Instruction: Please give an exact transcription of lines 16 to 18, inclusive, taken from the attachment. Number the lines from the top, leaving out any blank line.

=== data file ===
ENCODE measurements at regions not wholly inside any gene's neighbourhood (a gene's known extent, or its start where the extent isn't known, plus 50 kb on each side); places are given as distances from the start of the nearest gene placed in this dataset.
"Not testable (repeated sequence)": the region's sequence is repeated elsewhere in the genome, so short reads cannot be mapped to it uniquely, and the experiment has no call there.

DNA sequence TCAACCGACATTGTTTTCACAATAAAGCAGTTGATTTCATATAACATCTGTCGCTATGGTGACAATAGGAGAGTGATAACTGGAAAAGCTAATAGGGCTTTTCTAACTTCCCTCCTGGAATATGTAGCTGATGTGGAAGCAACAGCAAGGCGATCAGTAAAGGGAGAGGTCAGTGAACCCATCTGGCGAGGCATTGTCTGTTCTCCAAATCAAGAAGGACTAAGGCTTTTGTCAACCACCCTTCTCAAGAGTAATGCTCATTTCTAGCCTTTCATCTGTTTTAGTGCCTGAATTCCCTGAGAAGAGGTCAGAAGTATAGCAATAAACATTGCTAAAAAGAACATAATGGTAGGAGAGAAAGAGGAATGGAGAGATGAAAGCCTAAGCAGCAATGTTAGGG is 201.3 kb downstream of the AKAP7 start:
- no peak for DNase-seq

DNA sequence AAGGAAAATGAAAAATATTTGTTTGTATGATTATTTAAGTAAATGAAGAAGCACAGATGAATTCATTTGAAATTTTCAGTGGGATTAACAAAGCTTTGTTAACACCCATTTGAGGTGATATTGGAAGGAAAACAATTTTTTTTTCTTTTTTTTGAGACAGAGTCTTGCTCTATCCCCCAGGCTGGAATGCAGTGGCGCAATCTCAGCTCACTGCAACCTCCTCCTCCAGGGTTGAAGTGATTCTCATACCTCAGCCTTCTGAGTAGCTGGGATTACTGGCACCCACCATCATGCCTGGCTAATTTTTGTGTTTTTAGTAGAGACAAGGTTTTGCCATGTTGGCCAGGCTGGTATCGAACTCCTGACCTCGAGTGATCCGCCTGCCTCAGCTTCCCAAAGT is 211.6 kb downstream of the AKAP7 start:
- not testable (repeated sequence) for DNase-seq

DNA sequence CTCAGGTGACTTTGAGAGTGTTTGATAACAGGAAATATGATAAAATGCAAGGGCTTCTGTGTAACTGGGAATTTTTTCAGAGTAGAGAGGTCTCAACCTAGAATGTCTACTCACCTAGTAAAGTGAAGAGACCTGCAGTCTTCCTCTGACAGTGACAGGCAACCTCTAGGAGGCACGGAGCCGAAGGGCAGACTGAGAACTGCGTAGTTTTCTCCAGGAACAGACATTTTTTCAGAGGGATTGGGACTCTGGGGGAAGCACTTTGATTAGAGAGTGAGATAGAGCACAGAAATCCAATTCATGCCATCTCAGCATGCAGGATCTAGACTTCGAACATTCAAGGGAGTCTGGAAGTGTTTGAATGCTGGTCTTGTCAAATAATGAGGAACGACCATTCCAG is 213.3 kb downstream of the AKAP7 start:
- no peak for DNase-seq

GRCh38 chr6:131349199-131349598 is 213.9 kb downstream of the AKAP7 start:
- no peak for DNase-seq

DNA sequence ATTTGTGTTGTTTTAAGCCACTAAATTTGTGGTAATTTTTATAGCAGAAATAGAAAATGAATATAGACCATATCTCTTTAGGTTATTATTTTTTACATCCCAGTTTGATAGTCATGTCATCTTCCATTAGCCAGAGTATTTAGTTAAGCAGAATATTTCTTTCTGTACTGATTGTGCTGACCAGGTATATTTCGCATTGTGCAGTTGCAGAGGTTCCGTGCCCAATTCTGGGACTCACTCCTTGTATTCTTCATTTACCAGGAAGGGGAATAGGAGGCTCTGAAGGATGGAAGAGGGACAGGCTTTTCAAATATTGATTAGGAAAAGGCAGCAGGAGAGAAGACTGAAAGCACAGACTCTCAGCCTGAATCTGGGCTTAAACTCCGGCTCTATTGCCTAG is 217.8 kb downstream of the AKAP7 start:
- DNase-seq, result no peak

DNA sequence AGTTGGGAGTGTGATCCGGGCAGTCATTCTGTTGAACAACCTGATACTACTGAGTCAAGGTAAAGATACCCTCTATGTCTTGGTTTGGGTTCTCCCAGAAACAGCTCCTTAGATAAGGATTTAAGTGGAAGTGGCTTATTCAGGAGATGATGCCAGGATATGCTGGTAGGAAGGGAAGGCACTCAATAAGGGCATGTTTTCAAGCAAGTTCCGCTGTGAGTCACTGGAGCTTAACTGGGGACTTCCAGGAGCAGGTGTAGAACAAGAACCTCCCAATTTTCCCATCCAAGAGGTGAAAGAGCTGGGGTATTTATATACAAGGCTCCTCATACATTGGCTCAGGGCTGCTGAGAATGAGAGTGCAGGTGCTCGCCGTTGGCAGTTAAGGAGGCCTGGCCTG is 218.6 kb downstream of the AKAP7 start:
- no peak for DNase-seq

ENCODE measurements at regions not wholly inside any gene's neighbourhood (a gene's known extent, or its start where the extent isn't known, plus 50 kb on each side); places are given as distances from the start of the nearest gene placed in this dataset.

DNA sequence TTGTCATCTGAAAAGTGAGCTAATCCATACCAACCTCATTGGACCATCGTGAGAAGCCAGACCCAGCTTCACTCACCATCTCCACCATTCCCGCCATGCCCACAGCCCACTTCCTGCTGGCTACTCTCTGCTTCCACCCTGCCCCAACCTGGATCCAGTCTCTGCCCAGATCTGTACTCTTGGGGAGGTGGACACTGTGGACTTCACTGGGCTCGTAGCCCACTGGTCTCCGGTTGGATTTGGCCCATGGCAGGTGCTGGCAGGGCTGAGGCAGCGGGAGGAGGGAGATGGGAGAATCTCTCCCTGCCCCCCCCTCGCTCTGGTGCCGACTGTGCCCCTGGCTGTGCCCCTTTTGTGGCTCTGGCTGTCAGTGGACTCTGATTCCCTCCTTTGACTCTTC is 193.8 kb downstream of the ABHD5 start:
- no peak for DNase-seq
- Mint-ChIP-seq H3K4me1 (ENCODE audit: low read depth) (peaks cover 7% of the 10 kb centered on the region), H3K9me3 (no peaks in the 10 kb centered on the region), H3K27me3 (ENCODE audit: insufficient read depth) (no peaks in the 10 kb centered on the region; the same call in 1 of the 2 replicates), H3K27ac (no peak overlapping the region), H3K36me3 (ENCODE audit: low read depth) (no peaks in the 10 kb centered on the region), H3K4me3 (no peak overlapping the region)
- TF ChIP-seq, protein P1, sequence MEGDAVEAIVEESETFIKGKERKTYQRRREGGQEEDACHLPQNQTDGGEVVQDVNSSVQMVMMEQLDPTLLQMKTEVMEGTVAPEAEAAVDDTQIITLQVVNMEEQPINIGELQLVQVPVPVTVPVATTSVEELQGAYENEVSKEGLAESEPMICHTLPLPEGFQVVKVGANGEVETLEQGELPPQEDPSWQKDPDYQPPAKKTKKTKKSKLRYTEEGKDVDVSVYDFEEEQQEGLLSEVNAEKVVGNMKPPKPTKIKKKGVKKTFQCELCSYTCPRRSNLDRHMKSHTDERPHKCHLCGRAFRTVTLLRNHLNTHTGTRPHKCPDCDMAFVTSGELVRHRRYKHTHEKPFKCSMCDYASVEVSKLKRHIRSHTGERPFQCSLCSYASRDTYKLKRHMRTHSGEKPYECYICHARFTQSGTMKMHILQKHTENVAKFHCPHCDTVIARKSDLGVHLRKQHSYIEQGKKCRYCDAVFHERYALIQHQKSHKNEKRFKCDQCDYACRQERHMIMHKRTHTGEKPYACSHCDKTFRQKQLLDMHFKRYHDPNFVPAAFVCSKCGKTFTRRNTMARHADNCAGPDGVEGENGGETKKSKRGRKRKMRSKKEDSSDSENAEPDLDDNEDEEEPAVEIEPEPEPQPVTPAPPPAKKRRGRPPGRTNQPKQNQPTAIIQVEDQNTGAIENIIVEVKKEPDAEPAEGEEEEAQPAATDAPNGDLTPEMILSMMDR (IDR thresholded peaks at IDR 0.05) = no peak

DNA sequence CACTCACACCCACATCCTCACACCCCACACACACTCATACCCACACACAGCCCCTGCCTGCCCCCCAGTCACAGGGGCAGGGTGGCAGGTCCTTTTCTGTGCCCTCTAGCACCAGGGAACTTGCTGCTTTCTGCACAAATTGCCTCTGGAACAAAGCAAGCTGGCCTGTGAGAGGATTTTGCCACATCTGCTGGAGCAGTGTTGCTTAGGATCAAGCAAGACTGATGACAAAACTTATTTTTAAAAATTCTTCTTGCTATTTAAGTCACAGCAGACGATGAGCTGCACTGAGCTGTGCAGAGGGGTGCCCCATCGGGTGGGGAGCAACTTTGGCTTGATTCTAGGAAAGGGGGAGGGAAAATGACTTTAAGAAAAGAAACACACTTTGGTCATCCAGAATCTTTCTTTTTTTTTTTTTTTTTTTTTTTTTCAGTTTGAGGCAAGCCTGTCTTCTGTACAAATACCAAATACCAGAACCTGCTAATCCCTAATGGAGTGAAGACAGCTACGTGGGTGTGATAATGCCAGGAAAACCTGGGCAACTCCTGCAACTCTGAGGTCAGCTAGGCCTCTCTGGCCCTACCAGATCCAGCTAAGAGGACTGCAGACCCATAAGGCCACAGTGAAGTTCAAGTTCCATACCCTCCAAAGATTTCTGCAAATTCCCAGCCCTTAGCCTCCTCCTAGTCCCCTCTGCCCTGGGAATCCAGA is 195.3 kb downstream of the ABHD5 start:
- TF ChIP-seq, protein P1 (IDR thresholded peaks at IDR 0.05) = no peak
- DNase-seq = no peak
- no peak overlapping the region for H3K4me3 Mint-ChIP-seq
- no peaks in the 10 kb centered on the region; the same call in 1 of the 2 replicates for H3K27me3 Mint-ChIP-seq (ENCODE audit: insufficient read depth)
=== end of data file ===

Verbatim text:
DNA sequence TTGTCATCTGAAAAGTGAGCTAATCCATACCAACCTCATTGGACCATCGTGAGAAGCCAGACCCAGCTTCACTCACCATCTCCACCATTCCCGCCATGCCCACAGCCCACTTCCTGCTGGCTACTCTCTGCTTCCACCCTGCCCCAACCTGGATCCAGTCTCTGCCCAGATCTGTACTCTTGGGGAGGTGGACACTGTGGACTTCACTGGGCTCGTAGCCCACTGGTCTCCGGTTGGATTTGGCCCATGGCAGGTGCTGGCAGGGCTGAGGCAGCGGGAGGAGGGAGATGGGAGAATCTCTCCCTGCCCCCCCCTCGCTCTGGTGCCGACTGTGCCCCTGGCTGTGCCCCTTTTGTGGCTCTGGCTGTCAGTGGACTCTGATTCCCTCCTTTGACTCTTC is 193.8 kb downstream of the ABHD5 start:
- no peak for DNase-seq
- Mint-ChIP-seq H3K4me1 (ENCODE audit: low read depth) (peaks cover 7% of the 10 kb centered on the region), H3K9me3 (no peaks in the 10 kb centered on the region), H3K27me3 (ENCODE audit: insufficient read depth) (no peaks in the 10 kb centered on the region; the same call in 1 of the 2 replicates), H3K27ac (no peak overlapping the region), H3K36me3 (ENCODE audit: low read depth) (no peaks in the 10 kb centered on the region), H3K4me3 (no peak overlapping the region)